Rocky Mountains Wilderness
The Rocky Mountains, commonly known as the Rockies, are a major mountain range in western North America. The Rocky Mountains stretch more than 3,000 miles (4,830 km) from the northernmost part of British Columbia, in western Canada, to New Mexico, in the southwestern United States. Within the North American Cordillera, the Rockies are somewhat distinct from the Pacific Coast Ranges and the Cascade Range and Sierra Nevada which all lie further to the west.
The Rocky Mountains were initially formed from 80 million to 55 million years ago during the Laramide orogeny, in which a number of plates began to slide underneath the North American plate. The angle of subduction was shallow, resulting in a broad belt of mountains running down western North America. Since then, further tectonic activity and erosion by glaciers have sculpted the Rockies into dramatic peaks and valleys. At the end of the last ice age, humans started to inhabit the mountain range. After Europeans, such as Sir Alexander Mackenzie and Americans, such as the Lewis and Clark expedition, started to explore the range, minerals and furs drove the initial economic exploitation of the mountains, although the range itself never became densely populated. Currently, much of the mountain range is protected by public parks and forest lands, and is a popular tourist destination, especially for hiking, camping, mountaineering, fishing, hunting, mountain biking, skiing, and snowboarding.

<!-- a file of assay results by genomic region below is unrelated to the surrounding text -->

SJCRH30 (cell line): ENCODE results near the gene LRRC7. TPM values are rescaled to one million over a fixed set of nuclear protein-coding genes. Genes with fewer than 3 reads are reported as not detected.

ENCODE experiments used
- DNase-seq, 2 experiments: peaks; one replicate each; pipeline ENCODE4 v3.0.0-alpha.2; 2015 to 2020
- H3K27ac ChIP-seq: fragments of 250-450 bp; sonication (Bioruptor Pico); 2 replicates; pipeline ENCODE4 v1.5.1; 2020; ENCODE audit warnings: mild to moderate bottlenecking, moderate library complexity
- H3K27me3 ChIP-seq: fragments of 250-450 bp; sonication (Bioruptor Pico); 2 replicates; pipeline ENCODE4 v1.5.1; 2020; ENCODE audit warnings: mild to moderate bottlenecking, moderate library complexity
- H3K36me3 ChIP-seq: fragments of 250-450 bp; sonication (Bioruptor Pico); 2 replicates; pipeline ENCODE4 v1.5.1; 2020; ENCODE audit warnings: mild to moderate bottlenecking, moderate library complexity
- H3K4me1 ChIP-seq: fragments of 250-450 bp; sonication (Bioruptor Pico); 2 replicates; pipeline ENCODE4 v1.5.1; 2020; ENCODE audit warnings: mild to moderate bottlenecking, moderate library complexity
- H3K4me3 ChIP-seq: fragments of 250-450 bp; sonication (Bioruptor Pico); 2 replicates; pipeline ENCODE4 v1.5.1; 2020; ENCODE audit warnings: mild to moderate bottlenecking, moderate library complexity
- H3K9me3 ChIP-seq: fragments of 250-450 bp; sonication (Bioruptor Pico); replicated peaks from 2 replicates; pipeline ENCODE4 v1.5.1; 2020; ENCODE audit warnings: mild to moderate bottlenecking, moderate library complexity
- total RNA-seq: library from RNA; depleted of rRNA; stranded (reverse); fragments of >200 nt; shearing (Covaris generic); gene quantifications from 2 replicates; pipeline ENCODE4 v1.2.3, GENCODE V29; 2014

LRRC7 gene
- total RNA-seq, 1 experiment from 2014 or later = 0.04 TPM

The eastern edge of the Rockies rises dramatically above the Interior Plains of central North America, including the Front Range of Colorado, the Wind River Range and Big Horn Mountains of Wyoming, the Absaroka-
The Muskwa and Hart Ranges together comprise what is known as the Northern Rockies (the Mackenzie Mountains north of the Liard River are sometimes referred to as being part of the Rocky Mountains but this is an unofficial designation). The Continental Divide of the Americas is located in the Rocky Mountains and designates the line at which waters flow either to the Atlantic or Pacific Oceans. Triple Divide Peak (8,020 feet (2,440 m)) in Glacier National Park is so named because water that falls on the mountain reaches not only the Atlantic and Pacific, but Hudson Bay as well. Farther north in Alberta, the Athabasca and other rivers feed the basin of the Mackenzie River, which has its outlet on the Beaufort Sea of the Arctic Ocean. See Rivers of the Rocky Mountains for a list of rivers.
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Rocky Mountains Wilderness
at Echo Lake
10,600 ft (3,230m)
Mt Evans Scenic Byway.